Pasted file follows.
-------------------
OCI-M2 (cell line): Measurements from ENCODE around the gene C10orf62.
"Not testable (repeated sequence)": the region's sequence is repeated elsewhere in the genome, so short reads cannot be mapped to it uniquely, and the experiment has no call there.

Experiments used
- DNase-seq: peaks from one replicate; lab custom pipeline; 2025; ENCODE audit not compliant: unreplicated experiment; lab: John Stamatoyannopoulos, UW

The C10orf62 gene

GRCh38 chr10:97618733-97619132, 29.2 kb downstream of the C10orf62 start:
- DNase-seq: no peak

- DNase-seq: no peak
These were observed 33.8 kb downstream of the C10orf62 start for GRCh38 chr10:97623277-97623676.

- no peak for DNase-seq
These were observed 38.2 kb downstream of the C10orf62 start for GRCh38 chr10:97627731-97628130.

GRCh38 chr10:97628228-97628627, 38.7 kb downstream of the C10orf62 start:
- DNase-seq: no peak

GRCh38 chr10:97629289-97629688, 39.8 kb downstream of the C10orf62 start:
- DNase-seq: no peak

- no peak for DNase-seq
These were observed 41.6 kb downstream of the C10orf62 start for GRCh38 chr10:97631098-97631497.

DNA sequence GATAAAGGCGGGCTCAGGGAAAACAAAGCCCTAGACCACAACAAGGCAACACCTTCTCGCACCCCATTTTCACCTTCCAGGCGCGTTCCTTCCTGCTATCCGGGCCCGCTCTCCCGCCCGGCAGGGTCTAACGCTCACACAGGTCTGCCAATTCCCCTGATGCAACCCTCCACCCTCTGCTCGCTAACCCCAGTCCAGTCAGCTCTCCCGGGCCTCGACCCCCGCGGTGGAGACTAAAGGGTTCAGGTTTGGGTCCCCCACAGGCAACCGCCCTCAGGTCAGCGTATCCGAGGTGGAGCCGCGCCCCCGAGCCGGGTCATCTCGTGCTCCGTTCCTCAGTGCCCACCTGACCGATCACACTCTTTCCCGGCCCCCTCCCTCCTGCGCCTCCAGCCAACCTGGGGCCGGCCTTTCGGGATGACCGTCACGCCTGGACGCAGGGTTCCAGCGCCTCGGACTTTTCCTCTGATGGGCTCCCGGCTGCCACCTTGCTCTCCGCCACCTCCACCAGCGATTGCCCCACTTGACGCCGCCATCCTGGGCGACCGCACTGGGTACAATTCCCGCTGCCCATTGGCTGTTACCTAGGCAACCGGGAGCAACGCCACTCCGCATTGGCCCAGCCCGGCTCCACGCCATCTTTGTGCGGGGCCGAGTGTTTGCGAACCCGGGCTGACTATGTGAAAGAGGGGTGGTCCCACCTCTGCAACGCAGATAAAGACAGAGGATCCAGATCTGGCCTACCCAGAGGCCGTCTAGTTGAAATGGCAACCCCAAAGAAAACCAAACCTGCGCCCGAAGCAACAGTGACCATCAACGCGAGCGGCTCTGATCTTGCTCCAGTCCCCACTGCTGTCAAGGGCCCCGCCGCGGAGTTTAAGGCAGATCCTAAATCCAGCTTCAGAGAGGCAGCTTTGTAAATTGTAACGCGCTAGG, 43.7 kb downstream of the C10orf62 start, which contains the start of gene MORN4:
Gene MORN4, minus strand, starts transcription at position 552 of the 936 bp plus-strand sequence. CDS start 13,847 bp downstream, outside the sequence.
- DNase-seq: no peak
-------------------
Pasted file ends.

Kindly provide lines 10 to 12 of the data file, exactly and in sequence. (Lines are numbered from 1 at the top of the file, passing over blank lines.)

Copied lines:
- no peak for DNase-seq
These were observed 38.2 kb downstream of the C10orf62 start for GRCh38 chr10:97627731-97628130.

GRCh38 chr10:97628228-97628627, 38.7 kb downstream of the C10orf62 start: